A wise person doesn’t necessarily know everything, rather the limits of their knowledge. You can read more about my little take on this subject here.
4. Your time is as valuable as anyone else’s.
Taking a career that can fall under the ill-considered guise of “just a hobby” invites problems with those around you, unless you declare early a firm position on your available time.
“I can’t make it, I’m working.”
“Of course! I wouldn’t dare press any further now you’ve said that, person who works for someone else.”
But suddenly that’s a ludicrous line for you to continue using, now you’ve had the audacity to follow your dream? It’s an alarming amount of work building a business, and those who’ve tried are the only ones who know it.
The whispers are true; you are in charge of your own working hours as a full-time artist. That means nobody else is.
I like supporting people around me however I can, but “Alex will be free to help” is a bit of a dirty, presumptuous phrase to me now. Just because you have the power to fiddle your working hours to benefit someone else, doesn’t mean you’re obliged to exercise it. Set (and staunchly defend) your boundaries just like everyone else does. You might not make enough money otherwise.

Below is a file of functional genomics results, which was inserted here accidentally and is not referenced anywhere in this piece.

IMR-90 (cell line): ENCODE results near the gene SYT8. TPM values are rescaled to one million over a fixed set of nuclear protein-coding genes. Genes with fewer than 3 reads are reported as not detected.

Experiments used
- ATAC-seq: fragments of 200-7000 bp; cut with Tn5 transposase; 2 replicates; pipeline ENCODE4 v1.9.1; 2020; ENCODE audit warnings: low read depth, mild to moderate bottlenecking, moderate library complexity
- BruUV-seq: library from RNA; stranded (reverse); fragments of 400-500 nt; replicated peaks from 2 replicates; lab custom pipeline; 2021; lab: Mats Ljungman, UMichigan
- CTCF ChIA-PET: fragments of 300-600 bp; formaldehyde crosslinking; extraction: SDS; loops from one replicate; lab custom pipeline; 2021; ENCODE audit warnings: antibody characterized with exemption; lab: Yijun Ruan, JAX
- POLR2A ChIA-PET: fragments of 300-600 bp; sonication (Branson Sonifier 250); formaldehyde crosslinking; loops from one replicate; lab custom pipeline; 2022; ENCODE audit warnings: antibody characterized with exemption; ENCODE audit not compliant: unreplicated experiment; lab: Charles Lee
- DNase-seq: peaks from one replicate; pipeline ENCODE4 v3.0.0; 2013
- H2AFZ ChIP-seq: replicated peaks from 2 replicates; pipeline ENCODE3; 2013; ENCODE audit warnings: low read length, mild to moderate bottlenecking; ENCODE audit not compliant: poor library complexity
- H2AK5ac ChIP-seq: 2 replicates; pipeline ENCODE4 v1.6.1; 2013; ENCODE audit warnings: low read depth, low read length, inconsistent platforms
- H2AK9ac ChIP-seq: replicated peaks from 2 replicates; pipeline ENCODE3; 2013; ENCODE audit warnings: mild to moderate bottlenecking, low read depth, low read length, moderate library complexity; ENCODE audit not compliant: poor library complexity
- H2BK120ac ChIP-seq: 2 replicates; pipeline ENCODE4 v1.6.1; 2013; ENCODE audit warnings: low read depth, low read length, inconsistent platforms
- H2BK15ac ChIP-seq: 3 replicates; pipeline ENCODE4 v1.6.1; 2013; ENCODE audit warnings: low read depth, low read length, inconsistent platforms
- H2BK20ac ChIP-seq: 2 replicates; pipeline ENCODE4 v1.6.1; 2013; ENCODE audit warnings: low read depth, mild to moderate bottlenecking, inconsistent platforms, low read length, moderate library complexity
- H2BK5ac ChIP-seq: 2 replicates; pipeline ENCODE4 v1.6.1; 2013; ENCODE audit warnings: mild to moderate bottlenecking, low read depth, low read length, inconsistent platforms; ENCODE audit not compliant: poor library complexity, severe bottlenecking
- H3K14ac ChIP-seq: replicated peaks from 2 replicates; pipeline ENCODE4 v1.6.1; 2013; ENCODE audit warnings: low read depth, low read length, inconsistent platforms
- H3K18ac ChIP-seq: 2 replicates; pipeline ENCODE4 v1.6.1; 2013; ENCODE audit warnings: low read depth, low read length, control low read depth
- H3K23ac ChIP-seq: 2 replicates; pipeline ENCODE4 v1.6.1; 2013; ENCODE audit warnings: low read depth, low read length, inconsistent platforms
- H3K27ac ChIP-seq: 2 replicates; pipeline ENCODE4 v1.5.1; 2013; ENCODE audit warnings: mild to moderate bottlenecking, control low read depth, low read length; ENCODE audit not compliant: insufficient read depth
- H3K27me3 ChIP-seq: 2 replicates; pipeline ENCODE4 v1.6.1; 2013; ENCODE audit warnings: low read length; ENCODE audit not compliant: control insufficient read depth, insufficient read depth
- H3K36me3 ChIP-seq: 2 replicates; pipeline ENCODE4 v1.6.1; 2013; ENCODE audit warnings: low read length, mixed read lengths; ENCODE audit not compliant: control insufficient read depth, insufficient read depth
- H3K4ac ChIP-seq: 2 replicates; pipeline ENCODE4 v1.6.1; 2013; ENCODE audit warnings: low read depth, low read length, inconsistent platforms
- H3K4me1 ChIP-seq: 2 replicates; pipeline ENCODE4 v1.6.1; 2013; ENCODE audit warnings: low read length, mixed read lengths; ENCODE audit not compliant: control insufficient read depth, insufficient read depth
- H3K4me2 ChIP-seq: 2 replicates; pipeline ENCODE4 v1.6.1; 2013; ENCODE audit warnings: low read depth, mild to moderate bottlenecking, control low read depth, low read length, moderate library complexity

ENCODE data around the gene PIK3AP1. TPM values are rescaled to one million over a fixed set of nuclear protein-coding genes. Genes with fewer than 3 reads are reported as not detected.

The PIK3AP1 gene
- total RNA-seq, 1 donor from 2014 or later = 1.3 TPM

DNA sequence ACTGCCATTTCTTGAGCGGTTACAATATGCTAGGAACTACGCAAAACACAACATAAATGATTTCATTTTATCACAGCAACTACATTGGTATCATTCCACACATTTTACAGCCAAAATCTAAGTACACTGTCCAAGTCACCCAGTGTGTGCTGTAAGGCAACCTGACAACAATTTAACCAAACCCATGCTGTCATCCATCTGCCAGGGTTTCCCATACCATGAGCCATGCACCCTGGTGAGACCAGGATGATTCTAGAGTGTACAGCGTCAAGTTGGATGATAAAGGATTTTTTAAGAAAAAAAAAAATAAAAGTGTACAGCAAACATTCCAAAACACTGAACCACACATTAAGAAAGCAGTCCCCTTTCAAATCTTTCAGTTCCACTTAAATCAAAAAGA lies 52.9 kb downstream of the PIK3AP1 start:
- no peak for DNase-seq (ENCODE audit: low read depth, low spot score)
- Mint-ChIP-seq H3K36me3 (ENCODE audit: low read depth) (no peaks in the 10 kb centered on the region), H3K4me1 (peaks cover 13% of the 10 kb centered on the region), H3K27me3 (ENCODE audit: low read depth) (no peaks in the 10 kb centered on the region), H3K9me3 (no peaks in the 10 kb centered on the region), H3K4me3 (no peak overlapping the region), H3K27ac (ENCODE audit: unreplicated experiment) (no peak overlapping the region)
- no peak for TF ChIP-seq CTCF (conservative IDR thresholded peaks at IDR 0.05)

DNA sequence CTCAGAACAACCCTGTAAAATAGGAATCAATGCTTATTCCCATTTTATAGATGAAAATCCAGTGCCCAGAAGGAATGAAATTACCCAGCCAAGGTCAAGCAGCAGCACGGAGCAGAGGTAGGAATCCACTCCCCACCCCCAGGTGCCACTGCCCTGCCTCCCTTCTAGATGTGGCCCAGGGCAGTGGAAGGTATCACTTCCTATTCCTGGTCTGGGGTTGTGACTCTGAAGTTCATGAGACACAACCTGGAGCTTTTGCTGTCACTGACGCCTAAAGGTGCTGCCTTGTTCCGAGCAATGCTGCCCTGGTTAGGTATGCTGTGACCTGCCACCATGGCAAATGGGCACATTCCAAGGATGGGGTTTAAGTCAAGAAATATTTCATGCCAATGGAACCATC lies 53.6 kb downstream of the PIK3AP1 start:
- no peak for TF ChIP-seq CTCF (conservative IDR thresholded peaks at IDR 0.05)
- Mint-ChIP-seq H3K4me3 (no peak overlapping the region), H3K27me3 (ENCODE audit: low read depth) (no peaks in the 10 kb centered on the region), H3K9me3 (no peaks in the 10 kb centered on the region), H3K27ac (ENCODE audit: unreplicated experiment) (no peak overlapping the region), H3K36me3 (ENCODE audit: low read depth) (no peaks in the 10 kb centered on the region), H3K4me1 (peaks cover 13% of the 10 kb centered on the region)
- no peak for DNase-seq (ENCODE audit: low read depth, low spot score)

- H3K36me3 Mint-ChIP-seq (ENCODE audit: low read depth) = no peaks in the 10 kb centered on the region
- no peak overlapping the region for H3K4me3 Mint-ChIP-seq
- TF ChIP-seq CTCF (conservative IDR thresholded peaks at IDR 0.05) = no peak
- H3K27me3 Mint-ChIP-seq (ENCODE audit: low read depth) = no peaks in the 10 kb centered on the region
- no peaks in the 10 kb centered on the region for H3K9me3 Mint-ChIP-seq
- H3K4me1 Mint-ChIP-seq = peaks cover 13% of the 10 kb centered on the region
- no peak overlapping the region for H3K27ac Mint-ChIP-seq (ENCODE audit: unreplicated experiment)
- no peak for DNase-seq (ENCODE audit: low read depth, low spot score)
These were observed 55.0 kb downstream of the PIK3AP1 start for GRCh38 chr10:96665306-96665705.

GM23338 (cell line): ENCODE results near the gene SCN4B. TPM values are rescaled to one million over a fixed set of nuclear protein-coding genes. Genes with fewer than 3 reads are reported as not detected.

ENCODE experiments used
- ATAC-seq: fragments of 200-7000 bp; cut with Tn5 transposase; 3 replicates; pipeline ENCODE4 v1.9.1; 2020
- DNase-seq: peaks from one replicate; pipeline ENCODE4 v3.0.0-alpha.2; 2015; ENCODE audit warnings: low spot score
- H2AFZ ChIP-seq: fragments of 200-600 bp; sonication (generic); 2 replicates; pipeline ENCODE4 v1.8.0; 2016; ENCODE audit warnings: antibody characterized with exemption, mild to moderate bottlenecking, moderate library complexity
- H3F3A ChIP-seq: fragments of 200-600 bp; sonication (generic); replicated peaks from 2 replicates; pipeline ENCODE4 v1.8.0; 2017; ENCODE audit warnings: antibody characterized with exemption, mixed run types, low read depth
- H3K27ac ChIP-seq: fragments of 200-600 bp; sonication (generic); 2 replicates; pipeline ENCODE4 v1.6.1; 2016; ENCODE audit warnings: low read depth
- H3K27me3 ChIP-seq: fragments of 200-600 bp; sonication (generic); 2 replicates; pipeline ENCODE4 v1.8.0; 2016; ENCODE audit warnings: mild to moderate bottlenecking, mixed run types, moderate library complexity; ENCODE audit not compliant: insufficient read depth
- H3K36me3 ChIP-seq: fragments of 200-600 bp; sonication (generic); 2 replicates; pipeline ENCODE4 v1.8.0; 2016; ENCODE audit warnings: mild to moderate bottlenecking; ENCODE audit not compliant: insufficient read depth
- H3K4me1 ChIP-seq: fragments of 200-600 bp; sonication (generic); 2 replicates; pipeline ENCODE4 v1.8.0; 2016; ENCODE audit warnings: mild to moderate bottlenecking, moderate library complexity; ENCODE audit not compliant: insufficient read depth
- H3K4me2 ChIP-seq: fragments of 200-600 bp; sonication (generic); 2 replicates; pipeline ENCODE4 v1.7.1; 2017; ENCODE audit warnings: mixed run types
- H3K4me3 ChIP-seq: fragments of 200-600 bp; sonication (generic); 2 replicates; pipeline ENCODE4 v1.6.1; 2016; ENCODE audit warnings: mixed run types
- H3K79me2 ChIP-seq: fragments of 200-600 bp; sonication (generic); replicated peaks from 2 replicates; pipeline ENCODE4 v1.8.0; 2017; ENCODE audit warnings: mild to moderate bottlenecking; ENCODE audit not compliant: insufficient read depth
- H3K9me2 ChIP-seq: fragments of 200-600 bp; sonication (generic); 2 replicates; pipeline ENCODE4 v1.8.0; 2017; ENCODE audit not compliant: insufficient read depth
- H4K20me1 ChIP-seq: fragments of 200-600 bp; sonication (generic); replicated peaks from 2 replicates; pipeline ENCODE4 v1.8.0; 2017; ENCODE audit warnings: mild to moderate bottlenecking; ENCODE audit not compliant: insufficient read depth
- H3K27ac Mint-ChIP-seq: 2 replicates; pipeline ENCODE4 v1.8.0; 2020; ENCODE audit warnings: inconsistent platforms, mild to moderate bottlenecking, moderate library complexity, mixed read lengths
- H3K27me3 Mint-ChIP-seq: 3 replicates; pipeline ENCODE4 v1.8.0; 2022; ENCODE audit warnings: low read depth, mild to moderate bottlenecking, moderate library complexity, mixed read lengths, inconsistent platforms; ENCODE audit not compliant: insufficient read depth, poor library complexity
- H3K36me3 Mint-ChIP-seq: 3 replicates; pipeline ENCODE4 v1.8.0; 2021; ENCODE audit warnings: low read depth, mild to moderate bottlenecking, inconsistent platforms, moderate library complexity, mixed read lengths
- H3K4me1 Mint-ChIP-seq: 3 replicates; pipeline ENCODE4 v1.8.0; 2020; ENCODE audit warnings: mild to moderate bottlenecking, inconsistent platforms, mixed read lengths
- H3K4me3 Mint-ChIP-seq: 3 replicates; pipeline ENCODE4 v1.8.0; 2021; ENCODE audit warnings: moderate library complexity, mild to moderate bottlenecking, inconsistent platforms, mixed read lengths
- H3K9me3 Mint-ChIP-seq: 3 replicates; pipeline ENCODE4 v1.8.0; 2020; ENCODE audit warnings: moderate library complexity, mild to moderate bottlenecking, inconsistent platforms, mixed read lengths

5. Misunderstand the phrases “sole trader”, “solo venture” and “autonomy” at your peril.
Regardless of any semblance of autonomy a line of work may promise, I don’t know many people who can navigate it entirely on their own, be that in a day-to-day or a general community sense. I like to be convinced of my own independence, but I know there’s little working truth to that. I absolutely need a network of trusted peers, groups and authorities, to support me in my good decisions and ideas, and to help adjust other ones.
This network is best built a long time before you dive into the deep end and go full-time, so you have the support and a “compass” from minute one.
If you insist to rely upon yourself and your ideas alone, you should have a strong sense of self-awareness, have plenty life experience, and must be absolutely sure of your own mind.
For all major decisions, I still strongly recommend seeking a second opinion, even if you feel you don’t need it.
6. Social media popularity does not (necessarily) a successful artist make.